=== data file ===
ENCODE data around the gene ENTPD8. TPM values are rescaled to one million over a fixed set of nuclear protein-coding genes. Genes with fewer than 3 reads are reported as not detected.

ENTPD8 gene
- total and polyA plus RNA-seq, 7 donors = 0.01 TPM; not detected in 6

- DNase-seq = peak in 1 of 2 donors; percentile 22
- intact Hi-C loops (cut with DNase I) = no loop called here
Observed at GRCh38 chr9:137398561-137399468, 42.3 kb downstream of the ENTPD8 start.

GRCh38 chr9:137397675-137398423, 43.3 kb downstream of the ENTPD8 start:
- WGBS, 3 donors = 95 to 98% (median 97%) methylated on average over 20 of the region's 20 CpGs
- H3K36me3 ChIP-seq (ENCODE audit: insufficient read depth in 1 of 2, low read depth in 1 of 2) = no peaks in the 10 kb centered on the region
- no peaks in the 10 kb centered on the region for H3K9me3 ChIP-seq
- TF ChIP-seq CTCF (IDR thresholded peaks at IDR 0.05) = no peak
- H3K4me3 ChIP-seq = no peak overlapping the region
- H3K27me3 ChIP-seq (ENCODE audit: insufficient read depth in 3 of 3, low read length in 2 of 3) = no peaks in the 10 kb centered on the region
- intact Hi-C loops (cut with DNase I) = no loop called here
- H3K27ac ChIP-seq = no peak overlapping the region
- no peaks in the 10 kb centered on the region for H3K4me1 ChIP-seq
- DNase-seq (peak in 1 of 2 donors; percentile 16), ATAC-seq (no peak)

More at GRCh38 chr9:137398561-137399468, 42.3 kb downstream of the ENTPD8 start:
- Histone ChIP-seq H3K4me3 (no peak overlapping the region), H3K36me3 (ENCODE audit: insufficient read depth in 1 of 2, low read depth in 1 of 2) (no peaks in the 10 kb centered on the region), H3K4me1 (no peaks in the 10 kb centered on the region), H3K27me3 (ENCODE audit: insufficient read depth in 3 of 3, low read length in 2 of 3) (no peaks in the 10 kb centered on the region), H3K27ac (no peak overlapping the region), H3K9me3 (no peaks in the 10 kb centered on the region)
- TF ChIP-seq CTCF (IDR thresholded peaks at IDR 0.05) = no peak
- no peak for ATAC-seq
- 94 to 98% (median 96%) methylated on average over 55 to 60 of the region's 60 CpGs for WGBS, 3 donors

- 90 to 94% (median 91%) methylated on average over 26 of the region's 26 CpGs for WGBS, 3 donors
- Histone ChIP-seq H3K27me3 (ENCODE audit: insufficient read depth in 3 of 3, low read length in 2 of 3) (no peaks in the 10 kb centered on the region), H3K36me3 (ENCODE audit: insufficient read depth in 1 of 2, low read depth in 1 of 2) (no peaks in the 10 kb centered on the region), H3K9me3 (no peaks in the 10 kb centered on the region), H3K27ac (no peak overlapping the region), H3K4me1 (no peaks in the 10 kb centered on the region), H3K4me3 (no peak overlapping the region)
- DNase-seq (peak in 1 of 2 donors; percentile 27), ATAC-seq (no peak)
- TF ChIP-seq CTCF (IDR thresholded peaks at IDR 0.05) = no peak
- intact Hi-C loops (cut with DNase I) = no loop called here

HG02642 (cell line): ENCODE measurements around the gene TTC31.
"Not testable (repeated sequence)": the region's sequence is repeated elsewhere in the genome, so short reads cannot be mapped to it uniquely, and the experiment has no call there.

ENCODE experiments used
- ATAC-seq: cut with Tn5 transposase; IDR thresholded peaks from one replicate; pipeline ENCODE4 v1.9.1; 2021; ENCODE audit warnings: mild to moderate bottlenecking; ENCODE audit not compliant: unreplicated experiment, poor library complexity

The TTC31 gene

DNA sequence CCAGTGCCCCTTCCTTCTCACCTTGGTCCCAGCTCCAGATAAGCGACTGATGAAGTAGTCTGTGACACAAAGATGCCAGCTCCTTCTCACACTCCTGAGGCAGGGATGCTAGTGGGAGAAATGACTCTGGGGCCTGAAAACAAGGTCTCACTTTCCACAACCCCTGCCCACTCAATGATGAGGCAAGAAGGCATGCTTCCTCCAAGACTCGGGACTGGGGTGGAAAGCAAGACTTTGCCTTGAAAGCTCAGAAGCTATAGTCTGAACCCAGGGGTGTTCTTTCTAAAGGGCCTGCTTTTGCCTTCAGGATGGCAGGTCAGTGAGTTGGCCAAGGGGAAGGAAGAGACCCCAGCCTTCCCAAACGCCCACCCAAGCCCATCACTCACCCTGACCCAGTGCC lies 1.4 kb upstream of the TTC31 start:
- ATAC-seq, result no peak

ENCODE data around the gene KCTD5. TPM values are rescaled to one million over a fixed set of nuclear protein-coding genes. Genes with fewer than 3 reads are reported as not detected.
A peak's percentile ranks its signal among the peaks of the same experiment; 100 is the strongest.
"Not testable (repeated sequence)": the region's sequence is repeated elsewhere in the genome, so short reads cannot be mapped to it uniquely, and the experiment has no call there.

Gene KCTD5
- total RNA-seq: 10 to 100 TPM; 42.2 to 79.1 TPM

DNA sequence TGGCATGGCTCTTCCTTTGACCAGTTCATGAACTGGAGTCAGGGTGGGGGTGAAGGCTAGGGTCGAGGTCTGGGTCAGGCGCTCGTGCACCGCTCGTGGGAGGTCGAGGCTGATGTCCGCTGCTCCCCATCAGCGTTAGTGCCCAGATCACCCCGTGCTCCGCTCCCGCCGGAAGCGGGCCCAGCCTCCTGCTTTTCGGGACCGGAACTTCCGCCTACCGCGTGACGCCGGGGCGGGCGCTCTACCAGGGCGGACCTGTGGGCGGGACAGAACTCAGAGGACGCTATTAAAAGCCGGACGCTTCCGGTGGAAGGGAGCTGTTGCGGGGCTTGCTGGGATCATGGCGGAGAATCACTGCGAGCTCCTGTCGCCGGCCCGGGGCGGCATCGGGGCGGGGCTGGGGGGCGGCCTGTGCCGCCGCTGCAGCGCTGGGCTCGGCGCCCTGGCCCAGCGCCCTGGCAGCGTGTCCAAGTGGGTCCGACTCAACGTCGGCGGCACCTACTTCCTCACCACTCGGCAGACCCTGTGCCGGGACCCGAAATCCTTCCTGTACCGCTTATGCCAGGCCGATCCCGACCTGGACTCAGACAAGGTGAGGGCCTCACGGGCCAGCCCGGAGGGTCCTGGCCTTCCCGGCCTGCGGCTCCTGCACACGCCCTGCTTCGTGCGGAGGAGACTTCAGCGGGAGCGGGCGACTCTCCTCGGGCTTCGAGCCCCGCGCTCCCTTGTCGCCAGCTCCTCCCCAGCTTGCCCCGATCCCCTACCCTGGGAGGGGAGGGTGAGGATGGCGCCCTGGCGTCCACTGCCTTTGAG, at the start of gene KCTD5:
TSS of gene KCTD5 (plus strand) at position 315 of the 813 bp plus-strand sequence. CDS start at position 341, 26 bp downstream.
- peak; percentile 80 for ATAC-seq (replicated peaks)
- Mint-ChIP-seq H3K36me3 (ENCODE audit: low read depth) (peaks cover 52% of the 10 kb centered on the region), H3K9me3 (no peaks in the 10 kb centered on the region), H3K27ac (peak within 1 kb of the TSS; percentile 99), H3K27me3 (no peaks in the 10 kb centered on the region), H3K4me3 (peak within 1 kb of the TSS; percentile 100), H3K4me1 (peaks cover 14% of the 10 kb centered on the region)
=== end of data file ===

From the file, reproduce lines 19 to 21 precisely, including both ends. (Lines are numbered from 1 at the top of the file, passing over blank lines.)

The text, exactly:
- Histone ChIP-seq H3K4me3 (no peak overlapping the region), H3K36me3 (ENCODE audit: insufficient read depth in 1 of 2, low read depth in 1 of 2) (no peaks in the 10 kb centered on the region), H3K4me1 (no peaks in the 10 kb centered on the region), H3K27me3 (ENCODE audit: insufficient read depth in 3 of 3, low read length in 2 of 3) (no peaks in the 10 kb centered on the region), H3K27ac (no peak overlapping the region), H3K9me3 (no peaks in the 10 kb centered on the region)
- TF ChIP-seq CTCF (IDR thresholded peaks at IDR 0.05) = no peak
- no peak for ATAC-seq